On 3 November, US citizens vote for their next president. News24 breaks down what you need to know about these elections.
In a few hours' time, American citizens will be waking up to vote in a highly-contested election which pits current President Donald Trump against Democrat Joe Biden.
Biden served as Barack Obama's vice-president. If Biden is elected, he will become the oldest president in US history at his inauguration. Trump will be the oldest president to win a second term, if he claims victory.
According to Reuters, more than 95 million Americans had already cast their votes, using the early ballot system.
The increase in the use of the mail-in and early voting system was largely as a result of the Covid-19 pandemic, which has killed 230 000 people in the United States.
Reuters reported that experts predict the turnout will easily surpass the 138 million who voted in 2016.
The youth vote is expected to play a big role in this year's election.
USA Today reported that, as of 23 October, more than five million young people (in the 18-29 age group) had voted early or used absentee ballots in the 2020 elections. This included nearly three million in key battleground states, eclipsing 2016 early voting totals for that age group, according to statistics compiled by the CIRCLE research centre at Tufts University in Massachusetts.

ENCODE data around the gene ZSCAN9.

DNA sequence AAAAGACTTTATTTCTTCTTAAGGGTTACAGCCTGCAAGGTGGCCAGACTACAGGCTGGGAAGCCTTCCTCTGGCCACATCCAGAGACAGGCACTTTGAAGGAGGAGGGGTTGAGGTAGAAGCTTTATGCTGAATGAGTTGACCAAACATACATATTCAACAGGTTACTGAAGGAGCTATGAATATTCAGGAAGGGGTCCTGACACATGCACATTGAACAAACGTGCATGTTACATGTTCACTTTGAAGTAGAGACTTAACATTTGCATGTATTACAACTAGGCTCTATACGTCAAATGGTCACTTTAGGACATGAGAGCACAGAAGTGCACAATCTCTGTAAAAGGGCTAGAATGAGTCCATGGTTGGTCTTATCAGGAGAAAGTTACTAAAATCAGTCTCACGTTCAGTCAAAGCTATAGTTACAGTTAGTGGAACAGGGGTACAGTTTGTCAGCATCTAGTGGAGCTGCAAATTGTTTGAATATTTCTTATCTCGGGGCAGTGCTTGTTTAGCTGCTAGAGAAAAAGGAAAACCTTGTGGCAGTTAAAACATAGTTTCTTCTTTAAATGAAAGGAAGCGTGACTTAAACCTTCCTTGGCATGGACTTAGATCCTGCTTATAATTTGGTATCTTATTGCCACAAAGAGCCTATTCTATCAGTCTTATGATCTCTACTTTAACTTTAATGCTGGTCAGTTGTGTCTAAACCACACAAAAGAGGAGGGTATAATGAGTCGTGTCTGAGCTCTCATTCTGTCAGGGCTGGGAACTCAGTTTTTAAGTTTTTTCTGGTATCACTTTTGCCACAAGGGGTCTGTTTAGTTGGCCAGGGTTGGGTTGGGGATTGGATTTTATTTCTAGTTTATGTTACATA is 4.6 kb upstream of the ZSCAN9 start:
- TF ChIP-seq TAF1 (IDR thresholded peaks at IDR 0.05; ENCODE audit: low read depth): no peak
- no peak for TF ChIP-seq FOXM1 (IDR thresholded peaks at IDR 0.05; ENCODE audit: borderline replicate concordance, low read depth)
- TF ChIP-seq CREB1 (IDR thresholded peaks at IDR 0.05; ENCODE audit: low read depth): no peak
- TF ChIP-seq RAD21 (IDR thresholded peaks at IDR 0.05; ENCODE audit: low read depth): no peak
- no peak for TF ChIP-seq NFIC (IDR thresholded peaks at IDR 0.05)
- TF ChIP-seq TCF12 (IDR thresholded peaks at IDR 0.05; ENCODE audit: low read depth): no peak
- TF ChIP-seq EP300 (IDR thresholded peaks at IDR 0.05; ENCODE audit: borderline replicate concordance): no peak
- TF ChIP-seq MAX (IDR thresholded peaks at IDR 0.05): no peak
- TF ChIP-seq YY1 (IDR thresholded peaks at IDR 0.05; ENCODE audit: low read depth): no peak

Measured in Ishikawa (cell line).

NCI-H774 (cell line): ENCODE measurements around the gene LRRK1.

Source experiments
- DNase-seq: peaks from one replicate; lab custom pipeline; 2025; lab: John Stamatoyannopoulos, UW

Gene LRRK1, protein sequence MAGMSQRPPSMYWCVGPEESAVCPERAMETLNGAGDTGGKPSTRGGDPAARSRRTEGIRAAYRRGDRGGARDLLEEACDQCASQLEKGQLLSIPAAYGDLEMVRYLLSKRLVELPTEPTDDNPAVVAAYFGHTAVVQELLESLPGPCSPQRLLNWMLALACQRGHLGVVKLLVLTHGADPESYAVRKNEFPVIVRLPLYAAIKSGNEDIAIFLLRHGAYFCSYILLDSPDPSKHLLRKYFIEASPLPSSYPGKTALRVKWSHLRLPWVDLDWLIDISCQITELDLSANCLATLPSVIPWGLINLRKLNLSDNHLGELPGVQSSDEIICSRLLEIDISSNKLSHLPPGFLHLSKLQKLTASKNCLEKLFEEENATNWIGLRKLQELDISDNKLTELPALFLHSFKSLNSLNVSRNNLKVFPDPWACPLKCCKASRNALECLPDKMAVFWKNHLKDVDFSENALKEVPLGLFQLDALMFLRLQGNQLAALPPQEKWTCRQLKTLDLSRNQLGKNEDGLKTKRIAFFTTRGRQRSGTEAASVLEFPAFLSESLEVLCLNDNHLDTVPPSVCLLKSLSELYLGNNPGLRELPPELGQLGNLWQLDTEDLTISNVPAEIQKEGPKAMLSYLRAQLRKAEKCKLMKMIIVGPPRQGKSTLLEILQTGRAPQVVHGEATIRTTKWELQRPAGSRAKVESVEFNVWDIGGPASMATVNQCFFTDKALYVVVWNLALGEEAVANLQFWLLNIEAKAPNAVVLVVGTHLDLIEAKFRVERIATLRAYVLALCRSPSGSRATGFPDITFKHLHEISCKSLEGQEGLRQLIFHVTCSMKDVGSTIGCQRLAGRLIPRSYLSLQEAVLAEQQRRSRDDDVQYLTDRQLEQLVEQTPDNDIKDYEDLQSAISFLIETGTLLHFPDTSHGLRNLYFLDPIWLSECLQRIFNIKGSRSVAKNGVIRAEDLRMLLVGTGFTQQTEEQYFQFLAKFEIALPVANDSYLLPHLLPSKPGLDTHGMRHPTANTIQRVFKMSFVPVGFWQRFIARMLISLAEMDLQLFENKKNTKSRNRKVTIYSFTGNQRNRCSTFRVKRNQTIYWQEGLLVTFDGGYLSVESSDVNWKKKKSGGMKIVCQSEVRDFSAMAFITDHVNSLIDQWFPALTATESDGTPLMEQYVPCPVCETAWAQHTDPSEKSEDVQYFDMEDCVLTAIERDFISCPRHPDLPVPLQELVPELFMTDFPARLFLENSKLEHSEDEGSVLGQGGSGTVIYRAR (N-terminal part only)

This is despite what appears to be concerted efforts to try to hinder the youth vote across the country.
At the moment, Biden is leading Trump in the national polls, but this doesn't mean he will take the election.
In 2016, Hillary Clinton won the popular vote, but lost at the electoral college.
Different states come into play in the elections. These are labelled battleground or swing states and are generally states that have not yet decided on whether to vote Republican or Democrat.
In 2020, the swing states are Arizona, Florida, Georgia, Iowa, Michigan, Minnesota, North Carolina, Ohio, Pennsylvania, Texas and Wisconsin.
In the last days, in the run-up to the election, the two candidates have focused their energies on these states in an attempt to win them over.
Reuters reported that British betting company, Ladbrokes Coral Group, had said bettors have placed more than 50/50 odds on the results of Tuesday's US presidential election being declared by Wednesday.